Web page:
ARTIFICIAL VS. REAL CHRISTMAS TREES
The neighborhood Christmas tree lot and its newly cut pines may soon be a rare sight if a new national study is correct about the artificial competition’s rising popularity. A decline of 36 percent was reported for real tree sales – according to the National Christmas Tree Association, sales dropped from 32 million to 23.4 million between 2000 and 2003.
Nine million artificial Christmas trees were sold in 2004 according to the Association, up from 7.3 million in 2001. On average, an artificial tree lasts about six years. A fake tree on the Internet runs anywhere from $100 to $1500, a real tree at Home Depot costs from $25 to $50. For many families, cutting down a Christmas tree is an annual tradition. A real tree also adds something to Christmas that a fake tree can’t: a scent.
Putting up and decorating Christmas trees is a time-honored tradition, and many families are faced with choosing between artificial and real trees each year. Here are a few things to remember when choosing which type of tree would be best suited for your needs:
In 2005 El Pasoans said they had seen less lots compared to years past. A more handy, safer and cost effective version may have taken their place. The Home Depot in that community reported a rise in the sale of prelit artificial trees. They said the Friday after Thanksgiving they ran out of trees and had to order more. Experts also say fake trees are safer because many of them are fire retardant.
Artificial Christmas trees can be set up much earlier and left up longer. Buying artificial helps prevent the cutting down of a live tree. Artificial trees are safe and flame retardant. Coarse needles will never prick you; so artificial trees are easier to decorate. The needles on your artificial tree will never shed. Artificial trees have a fuller, classier look. They also last for years, which makes them more economical.
Do you really need a real tree to decorate your living room? Is it right to cut down a living tree just because it looks and smells better?
There are a variety of arguments for and against buying a live or an artificial Christmas tree. Indeed, there are good and bad things about each type of tree. Here are the pros and cons of each:
The First Christmas Trees
Christmas trees haven’t always been a Christmas tradition. It is generally agreed that the Germans started using the tree as part of the Christian Christmas celebration over 400 years ago. The Christmas tree was brought to America by the Hessian armed forces that were paid to do battle for the British during the Revolutionary War. One in five American families decorated trees during Christmas by 1900, and by 1930, the tree had become an almost universal part of the American Christmas.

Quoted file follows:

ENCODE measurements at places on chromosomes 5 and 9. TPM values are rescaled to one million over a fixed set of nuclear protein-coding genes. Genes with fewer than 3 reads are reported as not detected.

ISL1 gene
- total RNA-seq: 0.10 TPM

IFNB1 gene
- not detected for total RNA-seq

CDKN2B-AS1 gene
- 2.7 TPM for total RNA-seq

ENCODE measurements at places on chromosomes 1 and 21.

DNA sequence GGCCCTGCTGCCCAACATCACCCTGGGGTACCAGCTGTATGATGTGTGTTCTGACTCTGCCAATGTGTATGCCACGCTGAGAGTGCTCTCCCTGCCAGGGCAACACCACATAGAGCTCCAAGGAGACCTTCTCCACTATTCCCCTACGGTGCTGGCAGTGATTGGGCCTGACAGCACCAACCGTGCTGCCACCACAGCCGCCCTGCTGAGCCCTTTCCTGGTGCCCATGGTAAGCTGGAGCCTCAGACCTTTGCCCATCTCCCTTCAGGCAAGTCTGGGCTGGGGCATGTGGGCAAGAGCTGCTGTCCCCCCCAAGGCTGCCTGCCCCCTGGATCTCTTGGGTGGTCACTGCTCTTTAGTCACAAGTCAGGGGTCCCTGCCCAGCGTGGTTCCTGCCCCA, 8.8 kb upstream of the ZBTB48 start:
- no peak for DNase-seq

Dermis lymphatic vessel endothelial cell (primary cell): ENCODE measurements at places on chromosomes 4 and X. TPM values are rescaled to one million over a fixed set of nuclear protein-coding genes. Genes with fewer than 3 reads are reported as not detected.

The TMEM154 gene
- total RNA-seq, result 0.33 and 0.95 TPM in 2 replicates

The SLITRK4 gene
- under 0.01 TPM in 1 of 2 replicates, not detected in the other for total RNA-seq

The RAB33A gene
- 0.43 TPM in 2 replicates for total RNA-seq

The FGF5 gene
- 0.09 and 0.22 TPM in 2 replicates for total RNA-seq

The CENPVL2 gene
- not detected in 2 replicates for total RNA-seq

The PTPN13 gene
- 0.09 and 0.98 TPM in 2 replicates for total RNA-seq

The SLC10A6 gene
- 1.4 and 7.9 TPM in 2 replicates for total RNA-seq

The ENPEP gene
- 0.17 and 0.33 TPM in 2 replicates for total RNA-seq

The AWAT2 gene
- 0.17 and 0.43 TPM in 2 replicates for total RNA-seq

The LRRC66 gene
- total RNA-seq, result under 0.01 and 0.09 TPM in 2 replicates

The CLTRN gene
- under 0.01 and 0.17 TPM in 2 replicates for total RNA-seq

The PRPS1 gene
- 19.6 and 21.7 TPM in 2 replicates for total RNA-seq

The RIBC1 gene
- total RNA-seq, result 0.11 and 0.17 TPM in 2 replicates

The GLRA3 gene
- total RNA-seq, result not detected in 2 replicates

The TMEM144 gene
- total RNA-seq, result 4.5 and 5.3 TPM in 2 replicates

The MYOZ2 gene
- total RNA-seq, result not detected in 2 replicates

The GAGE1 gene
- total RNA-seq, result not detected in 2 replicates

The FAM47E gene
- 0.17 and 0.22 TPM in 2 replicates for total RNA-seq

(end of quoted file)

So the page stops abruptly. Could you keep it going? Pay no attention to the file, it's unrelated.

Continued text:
Fast forward to the twenty-first century, when you can order any type of artificial tree you want, in a huge variety of genus and species. Even better, you can get an artificial unlit Christmas tree, a flocked tree, a specialty tree, a commercial tree, and garlands and wreaths to match
Seventy percent of Americans have an artificial Christmas tree, although many still argue that they look too fake or too plastic. The first artificial Christmas trees were tabletop models made from green-dyed goose feathers. The modern version of the artificial Christmas tree started to appear by the 1940s and 1950s. Choose a tree with a high branch tip count to find the most realistic looking tree possible.
An Emerging Custom
Live Christmas trees could be a disappearing tradition in the USA: just don’t tell Santa. The industry blames shiftingÃÂ demographics, changes in supply and pricing, customer irritation with perceived messiness and competition from ever more realistic and over time cheaper,artificial trees. In 2004 the industry mounted an aggressive advertising drive to overturn the trend.
People continue to fight with the real/fake tree problem, and it has only become harder recently as artificial trees have progressively improved. The new trees come in easy-to-assemble pieces complete with lights already in place, a far cry from older artificial trees that required a road map to determine the placement of the branches. Some decorate with small trees, even a foot tall, all over the house. And retro styles such as the aluminium tree with the spinning color wheel (popular in the 1950s and 1960s) are making a comeback.
Artificial garlands and wreaths are two of the most adaptable of holiday decorations. Garland has a lot of artistic and stunning uses, whether it’s indoors or outdoors, draped around the Christmas tree or stair railings. Tinsel not your style? Try bead garlands. The more spectacular uses of Christmas garlands don’t involve the Christmas tree. Swathe a classic pine bough garland along the hearth mantel for a traditional look. Add velvet ribbons for an extra splash of color.
Wreaths have long been a staple of Christmas decorating. The custom of using wreaths as Christmas decorations dates to 16th century Germany, where Lutherans created the Advent wreath. While traditional Advent wreaths can still be found, they’re less fashionable in today’s more secular world. Evergreen wreaths rank among the more popular styles. Wreaths can be hung throughout the house, but most people hang theirs on the front door.
Instead of complaining about pine needles falling, I suggest they get swept up and used in the garden, they are supposed to have excellent fertilizing properties.